Home / Opinion / NSE’s own goal and a hurrah for more transparency

It’s interesting how things, sometimes, come full circle. The National Stock Exchange of India Ltd (NSE), which prides itself for bringing transparency to India’s capital markets, was lambasted by a judge of the Bombay high court for, among other things, a lack of transparency.

Hopefully, this will serve as a wake-up call for India’s stock exchanges and their regulator for increased transparency.

For perspective, here’s why the exchange has itself to blame for inviting the wrath of the high court judge. Sucheta Dalal, managing editor at Moneylife, had approached the NSE for its response to a whistleblower’s complaint. Not only did it not respond to Dalal, but it subsequently filed a defamation case against her and Moneylife for publishing the allegations made by the whistleblower. The judge, Justice G.S. Patel, said in his order that the exchange may have had a case, if it had responded to Dalal, and provided that the allegations had been published without further investigations, as if no response had been received.

A similar letter had been sent to the chairman of the Securities and Exchange Board of India (Sebi), and a reading of the court order suggests that he didn’t respond either. But he escaped the ire of the judge for the obvious reason that he hadn’t filed a defamation suit. Put simply, choosing to not respond, and then filing a defamation suit is riding one’s luck too far. It’s hardly surprising that the NSE has ended up with an own goal of sorts. The exchange had sought 100 crore in damages, but instead the judge slapped it with a penalty of 50 lakh.

Of course, this is not to suggest that it’s all right for stock exchanges or the regulator to not respond to the media’s queries, as long as they don’t file defamation suits. On the contrary, it’s high time they realised that increased transparency will result in greater public confidence in their institutions.

Justice Patel rightly said in his order, “The NSE is after all a public institution and it is, in some sense or the other, a custodian—if not of public funds, then at least of an undeniable public trust. This demands, I think, the most complete transparency, accountability and openness in its actions, dealing and operations. I include in this its duty to respond in a measured fashion to a question that has been placed in a measured fashion."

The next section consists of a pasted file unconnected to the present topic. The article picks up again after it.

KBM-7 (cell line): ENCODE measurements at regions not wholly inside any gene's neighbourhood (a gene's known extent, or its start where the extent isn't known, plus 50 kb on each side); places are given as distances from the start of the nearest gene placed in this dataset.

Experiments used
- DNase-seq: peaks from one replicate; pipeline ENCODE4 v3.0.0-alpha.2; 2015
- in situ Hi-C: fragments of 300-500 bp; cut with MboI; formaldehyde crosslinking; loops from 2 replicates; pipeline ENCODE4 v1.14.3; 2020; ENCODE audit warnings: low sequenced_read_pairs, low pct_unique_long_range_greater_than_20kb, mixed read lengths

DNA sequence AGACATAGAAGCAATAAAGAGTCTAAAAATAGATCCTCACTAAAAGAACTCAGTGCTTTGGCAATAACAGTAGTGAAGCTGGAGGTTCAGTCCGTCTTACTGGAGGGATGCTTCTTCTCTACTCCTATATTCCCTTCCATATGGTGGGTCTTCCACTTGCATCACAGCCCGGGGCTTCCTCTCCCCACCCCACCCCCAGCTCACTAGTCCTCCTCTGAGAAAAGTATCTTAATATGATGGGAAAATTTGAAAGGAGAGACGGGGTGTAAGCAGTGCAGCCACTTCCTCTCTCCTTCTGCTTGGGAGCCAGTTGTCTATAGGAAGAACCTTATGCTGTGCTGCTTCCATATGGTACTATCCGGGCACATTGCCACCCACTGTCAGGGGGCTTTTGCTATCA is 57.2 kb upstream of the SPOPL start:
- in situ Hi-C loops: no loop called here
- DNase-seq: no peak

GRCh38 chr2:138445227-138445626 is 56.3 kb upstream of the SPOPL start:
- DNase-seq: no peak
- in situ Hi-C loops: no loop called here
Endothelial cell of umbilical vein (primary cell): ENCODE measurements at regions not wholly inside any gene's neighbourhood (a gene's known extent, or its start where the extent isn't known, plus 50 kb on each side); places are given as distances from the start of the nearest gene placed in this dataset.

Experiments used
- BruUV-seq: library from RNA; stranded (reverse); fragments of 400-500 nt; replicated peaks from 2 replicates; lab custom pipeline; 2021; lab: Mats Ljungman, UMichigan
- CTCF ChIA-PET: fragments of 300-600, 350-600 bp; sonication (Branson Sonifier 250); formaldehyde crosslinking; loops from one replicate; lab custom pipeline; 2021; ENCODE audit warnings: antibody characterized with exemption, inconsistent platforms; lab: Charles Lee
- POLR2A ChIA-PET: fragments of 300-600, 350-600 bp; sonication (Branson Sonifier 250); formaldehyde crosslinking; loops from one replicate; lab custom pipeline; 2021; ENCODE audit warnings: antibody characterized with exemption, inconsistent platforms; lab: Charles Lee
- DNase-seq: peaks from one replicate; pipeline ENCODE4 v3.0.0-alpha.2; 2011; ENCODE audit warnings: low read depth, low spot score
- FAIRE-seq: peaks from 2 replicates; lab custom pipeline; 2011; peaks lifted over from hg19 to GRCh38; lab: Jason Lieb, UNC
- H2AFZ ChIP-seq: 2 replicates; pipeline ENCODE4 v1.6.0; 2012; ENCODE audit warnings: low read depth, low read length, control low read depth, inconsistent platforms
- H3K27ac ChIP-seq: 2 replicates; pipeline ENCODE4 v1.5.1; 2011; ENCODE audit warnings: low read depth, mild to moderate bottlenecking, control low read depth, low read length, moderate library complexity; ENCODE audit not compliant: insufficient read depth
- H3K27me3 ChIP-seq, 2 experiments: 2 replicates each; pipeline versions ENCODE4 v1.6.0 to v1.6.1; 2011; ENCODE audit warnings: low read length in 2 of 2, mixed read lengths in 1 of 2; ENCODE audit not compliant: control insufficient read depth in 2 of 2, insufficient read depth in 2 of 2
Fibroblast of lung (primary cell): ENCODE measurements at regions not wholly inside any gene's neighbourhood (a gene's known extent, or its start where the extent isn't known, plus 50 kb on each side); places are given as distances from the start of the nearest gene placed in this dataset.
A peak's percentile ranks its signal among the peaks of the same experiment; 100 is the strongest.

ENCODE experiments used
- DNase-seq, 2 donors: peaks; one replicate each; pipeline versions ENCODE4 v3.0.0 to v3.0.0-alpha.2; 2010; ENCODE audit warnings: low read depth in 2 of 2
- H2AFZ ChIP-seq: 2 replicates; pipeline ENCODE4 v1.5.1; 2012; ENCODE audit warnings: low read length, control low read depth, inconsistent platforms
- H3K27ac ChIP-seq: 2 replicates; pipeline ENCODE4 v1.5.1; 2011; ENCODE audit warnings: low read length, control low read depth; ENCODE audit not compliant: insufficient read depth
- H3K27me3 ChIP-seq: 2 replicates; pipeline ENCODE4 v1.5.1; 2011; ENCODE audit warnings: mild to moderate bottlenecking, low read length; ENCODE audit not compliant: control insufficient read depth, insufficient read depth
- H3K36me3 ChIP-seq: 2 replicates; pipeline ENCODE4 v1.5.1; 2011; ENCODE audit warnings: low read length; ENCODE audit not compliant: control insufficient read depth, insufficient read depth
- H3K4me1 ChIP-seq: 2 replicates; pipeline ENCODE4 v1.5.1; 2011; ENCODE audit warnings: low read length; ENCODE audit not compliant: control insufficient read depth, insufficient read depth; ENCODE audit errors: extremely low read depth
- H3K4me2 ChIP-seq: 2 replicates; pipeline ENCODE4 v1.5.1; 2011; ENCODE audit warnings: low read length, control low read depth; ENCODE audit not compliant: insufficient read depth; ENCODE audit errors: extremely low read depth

This is amply evident from the case at hand. The whistleblower had complained about how some trading members had derived unfair advantages over others by conniving with some employees of NSE’s data centre. NSE has now denied this, after being silent on the allegations for months.

It must be appreciated that high frequency trading and co-location already suffer from bad press and public mistrust. If stock exchanges and the regulator believe that the concerns are overblown, and that areas of potential conflict have already been addressed, then the way forward is to openly communicate on these matters. By being silent, they just reinforce the general belief that the exchange trading space has become really murky.

The silver lining in all this is that Justice Patel’s rap on the knuckles appears to be helping. Last week, NSE responded to a list of queries on the allegations by Business Standard. The exchange’s response to Mint’s queries can be found here: http://mintne.ws/1LcAnER. But even after these responses and long conversations with a market microstructure expert and a former chief technology officer, I find that we’re none the wiser about the whistleblower’s complaints.

NSE has denied wrongdoing on the part of any of its employees, and its response suggests that it’s not possible for one trading member to have an unfair advantage over others on a consistent basis. Of course, market speculation suggests, as does the original complaint, that this did occur in the past, although changes in technology have subsequently nullified it. Even though some market participants may remain suspicious, a clear, early response from the exchange would have given the picture that it has nothing to hide. Indeed, one of the observations made by Justice Patel was that NSE’s silence could be seen as an admission of truth in the allegations.

As the whistleblower suggested in his letter to Sebi, the only way to find out is to go to server logs and look at time stamps of traded data to ascertain whether one or more trading members were regularly ahead of others in receiving and sending data to the exchange’s servers. Has Sebi done this? We don’t know; because, of course, it has been silent on the issue.

A former Sebi official had once told me that when the regulator receives complaints against exchanges and even discovers infractions, it chooses to stay silent on nearly all occasions. The reason given was that public confidence may be eroded if it is discovered that exchanges are flouting regulations either in law or in spirit. But this is far from the truth. On the contrary, the lack of transparency has done much harm to public confidence in India’s stock markets. Sebi will do well to make its investigation in the matter public; of course, if any.

We welcome your comments at inthemoney@livemint.com

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